The cost of ‘pride and prejudice’
I had to write this column before seeing the election results, but no worries, as the political problem is not related to the electability of the Justice and Development Party (AKP), but its governability. Under those circumstances, the election results will not help us overcome the current political crisis. It is not to undermine the importance of democratic elections or the democratic legitimacy of majority support. We all know that democracy is not all about democratic elections but is also about the acknowledgment of democratic principles by elected governments. Otherwise, we simply end up with majoritarian rules.
Immediately after the general elections in 2011, I claimed that the AKP had turned into “the state party” and would be able “to rule with authority” but not be able “to govern democratically.” I thought so because the AKP had started to show signs of a “democracy deficit” long before the elections, and I had expressed my concerns at the end of 2009 about its slide toward civil authoritarian rule.
Nevertheless, I thought, Turkey had too diverse and complex a society to be governed by narrow-minded majoritarianism.
After the AKP turned into the “the state party,” Turkey started to build “a party state.” After all, not all authoritarian regimes come out of coups and revolutions; they also rise out of elections and ensure power through majority support. This is the case of AKP rule in Turkey. I do not mean to snub the majority as “ignorant and/or fanatic masses;” on the contrary, I believe that authoritarian rules are supported by the majority for various justified reasons.
In the case of the AKP, there is a conservative majority enchanted by AKP rule as a result of its resentment against secularist cultural and political hegemony. Even after the AKP came to power, they could not overcome their fears of political turnover; nevertheless, they started to enjoy a new kind of pride at having power in every way. The AKP’s political invincibility ensured the dignity of once-humiliated conservatives. That is why I believe that the AKP will not lose support from conservatives, while, for the same reason, it will lose its capability to govern.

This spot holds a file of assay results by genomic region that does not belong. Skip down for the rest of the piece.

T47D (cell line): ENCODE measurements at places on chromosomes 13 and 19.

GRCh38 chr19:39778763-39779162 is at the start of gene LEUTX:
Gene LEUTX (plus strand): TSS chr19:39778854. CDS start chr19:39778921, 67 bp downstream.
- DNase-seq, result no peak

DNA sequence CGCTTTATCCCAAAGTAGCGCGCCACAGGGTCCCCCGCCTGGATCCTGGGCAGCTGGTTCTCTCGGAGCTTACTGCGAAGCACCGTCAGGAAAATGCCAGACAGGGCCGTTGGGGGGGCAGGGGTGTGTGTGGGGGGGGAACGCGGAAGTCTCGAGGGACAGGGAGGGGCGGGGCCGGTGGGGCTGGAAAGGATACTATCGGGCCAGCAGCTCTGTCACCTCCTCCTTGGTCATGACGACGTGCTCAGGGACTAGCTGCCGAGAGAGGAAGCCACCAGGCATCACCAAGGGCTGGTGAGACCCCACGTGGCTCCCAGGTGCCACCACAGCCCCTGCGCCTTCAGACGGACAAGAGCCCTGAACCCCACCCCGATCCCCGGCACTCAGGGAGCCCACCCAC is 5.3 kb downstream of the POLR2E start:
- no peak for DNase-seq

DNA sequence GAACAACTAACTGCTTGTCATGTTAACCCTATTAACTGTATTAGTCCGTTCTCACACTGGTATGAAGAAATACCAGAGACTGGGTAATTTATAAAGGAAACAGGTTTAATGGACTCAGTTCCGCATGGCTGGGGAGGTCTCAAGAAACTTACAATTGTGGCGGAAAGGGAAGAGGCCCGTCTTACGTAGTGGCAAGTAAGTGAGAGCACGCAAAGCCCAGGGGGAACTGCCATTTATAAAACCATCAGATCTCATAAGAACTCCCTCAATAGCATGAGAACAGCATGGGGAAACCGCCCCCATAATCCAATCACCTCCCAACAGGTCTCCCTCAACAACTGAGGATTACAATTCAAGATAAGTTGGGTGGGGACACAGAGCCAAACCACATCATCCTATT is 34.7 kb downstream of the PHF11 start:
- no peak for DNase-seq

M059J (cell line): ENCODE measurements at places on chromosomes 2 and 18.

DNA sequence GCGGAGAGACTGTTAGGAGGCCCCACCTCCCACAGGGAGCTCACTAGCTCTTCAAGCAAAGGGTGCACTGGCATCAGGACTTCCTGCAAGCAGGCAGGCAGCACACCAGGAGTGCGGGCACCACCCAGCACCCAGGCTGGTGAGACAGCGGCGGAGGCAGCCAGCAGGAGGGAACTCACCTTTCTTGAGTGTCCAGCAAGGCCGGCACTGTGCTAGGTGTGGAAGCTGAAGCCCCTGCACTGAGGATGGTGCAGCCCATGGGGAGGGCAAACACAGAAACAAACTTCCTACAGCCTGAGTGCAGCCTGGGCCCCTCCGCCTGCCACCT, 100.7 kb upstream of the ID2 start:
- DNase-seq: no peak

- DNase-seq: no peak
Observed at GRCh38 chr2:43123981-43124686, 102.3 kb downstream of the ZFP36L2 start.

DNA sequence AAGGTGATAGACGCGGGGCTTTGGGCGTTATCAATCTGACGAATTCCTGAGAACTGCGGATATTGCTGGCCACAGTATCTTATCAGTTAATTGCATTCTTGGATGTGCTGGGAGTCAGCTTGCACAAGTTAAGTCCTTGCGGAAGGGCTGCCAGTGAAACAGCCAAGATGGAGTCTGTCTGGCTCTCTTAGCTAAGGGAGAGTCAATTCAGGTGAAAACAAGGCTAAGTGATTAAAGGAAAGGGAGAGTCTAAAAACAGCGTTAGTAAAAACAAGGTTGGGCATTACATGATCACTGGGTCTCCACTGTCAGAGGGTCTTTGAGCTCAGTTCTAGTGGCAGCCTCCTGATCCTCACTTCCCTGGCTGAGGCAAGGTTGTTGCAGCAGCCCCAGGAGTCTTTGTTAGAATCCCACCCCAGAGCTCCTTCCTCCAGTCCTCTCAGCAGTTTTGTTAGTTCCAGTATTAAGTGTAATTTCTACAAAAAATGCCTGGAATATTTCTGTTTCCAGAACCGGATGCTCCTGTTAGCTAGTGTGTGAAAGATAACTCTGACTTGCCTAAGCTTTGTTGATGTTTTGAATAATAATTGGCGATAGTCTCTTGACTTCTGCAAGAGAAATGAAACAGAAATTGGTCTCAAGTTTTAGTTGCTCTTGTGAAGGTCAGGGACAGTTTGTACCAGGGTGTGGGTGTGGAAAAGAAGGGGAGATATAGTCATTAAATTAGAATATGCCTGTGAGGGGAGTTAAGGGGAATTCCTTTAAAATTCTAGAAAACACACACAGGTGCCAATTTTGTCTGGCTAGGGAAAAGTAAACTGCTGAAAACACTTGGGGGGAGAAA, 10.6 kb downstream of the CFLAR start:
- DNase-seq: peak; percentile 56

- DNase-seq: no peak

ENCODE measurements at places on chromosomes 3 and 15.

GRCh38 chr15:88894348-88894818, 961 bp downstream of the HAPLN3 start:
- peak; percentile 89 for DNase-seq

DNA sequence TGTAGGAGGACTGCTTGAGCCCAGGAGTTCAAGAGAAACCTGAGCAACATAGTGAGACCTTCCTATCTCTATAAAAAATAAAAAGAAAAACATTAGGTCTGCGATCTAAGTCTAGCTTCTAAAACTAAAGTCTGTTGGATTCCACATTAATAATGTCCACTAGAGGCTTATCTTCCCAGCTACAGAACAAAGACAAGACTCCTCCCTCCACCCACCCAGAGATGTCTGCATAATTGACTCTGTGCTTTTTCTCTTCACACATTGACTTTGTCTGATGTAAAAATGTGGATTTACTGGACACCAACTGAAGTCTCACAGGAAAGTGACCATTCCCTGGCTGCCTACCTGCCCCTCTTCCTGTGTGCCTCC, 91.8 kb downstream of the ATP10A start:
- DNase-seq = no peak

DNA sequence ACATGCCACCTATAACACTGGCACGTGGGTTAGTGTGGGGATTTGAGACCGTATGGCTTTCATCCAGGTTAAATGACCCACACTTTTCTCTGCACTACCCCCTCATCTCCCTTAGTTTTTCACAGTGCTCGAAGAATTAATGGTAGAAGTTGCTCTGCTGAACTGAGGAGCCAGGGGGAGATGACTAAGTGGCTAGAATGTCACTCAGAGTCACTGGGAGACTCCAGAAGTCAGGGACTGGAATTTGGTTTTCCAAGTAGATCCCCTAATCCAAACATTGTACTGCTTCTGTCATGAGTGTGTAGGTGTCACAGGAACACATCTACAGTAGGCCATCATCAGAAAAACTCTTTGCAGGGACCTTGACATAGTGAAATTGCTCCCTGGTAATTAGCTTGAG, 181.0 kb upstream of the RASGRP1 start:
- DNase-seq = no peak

This is so because Turkey is a diverse society in many ways, but the AKP has not been able to transcend the limits of being a party of resentful conservatives who still feel threatened and arrogant at the same time. As the AKP and its leader have started to oscillate between feeling powerful amid arrogance and fragile amid paranoia, it has become a story of “pride and prejudice.” On one hand, the feeling of omnipotence led the party and the leader to first be less compromising, on the other, the perception of threats against led them to be less tolerant of any dissent and even hostile toward all except conservative AKP supporters.
As for ideology, it is not just that the governing party simply went to its Islamist roots to justify its authoritarian politics as it diverged from center-right politics. In fact, the AKP created its own populist ideology on the foundation of rising conservative, lower- and middle-class economic aspirations on one hand and of an amalgam of moderate Islamism and irredentist vision of Turkish nationalism in the name of neo-Ottomanism on the other. On top of all this, it was all mixed up with a strong leadership cult.
Finally, it is the story of the rising of a “state party” and of a “party state,” but this cannot be the story of Turkey for long, since no matter who wins the elections, this is not a country to be ruled by an iron fist for long. Unfortunately, this is not to say that we will find a safe way out of this political chaos anytime soon. On the contrary, the combination of the AKP’s blind power politics and the fact that it is not sustainable promises more instability and deeper crises rather than hope for a better future.